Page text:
California Gov. Jerry Brown violated state law by diverting more than $331 million in mortgage settlement funds for uses unrelated to housing, a Superior Court judge ruled.
The judge's decision was a victory for organizations representing blacks, Latinos and Asian Americans, which sued the Democratic governor in March 2014. While Judge Timothy Frawley stopped short of ordering that the housing funds be restored, he did rule that Brown and the state legislature are obligated to replenish the diverted money.
With California now holding a state budget surplus, the plaintiffs expressed optimism that officials will soon set aside funds to aid troubled homeowners. The plaintiffs hope to meet soon with key state officials — who are currently in the midst of budget negotiations — to work out an agreement.
"The Legislature, both Republicans and Democrats, are committed to homeowners in distress, as is the governor," Jesse Miranda, former chair of a Hispanic Christian group that was one of the plaintiffs, said Monday in a news release.
"It is our intention on behalf of every homeowner in distress to meet the legislature and the governor within the next week to restore the $331 million taken from the pockets of largely low-income homeowners across the state."
A spokesman for Gov. Brown's administration, H.D. Palmer, said Monday that state officials are still in the process of reviewing the judge's ruling.
Asked whether there's an opportunity to resolve the dispute in the coming weeks as part of the state budget process, Palmer said: "I don't feel comfortable getting in front of where the lawyers are going to go."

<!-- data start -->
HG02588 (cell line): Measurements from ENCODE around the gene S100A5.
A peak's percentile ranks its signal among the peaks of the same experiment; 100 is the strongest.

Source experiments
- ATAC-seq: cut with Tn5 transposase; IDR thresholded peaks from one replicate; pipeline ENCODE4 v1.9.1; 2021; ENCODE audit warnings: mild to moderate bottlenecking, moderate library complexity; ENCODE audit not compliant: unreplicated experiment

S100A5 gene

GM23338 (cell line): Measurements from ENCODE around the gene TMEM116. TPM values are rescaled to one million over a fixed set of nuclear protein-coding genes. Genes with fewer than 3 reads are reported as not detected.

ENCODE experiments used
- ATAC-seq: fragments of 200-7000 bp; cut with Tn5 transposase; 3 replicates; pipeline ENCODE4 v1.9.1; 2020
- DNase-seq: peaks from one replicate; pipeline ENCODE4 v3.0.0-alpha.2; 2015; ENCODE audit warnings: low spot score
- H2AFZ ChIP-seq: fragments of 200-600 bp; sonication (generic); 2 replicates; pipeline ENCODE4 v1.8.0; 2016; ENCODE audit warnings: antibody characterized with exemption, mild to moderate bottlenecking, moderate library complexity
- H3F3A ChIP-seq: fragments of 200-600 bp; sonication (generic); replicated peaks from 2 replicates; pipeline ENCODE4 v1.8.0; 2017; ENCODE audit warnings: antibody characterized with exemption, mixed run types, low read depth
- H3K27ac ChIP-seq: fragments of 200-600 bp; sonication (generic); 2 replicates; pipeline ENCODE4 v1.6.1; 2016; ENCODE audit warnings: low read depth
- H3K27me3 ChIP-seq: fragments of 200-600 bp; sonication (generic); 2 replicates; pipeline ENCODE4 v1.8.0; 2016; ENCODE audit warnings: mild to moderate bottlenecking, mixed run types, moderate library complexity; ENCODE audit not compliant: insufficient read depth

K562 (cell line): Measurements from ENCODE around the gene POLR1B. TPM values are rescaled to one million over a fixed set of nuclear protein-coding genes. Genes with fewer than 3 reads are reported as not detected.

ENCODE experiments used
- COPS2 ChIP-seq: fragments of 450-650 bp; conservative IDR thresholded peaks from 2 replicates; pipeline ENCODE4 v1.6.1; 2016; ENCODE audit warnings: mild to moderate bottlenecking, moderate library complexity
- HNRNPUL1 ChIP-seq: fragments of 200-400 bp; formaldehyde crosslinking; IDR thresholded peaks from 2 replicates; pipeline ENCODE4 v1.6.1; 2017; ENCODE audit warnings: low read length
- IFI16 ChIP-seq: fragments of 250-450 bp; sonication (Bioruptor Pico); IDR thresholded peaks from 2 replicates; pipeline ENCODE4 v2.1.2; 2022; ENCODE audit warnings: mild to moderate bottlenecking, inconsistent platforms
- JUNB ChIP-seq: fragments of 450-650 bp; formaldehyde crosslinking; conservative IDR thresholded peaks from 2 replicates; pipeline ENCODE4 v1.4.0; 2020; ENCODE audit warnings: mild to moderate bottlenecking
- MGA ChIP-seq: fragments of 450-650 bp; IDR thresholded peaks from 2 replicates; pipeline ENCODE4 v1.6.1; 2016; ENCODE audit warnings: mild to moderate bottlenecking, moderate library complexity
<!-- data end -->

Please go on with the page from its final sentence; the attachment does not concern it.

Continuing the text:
The lawsuit involved a pot of cash that California received as part of the 2012 settlement between 49 states and the nation's five largest mortgage servicers — JPMorgan Chase, Citigroup, Wells Fargo, Bank of America and Ally Financial. At the time, California was facing a budget shortfall.
California created a special fund as a repository for $369 million in settlement funds, and the judge ruled that all but $38 million of that had been misspent. Other states besides California also used money they received from the national mortgage settlement for purposes unrelated to housing.
Robert Gnaizda, a longtime public interest lawyer who helped spearhead the California suit, said Monday that lawsuits against two or three other states are under consideration. He declined to name those states.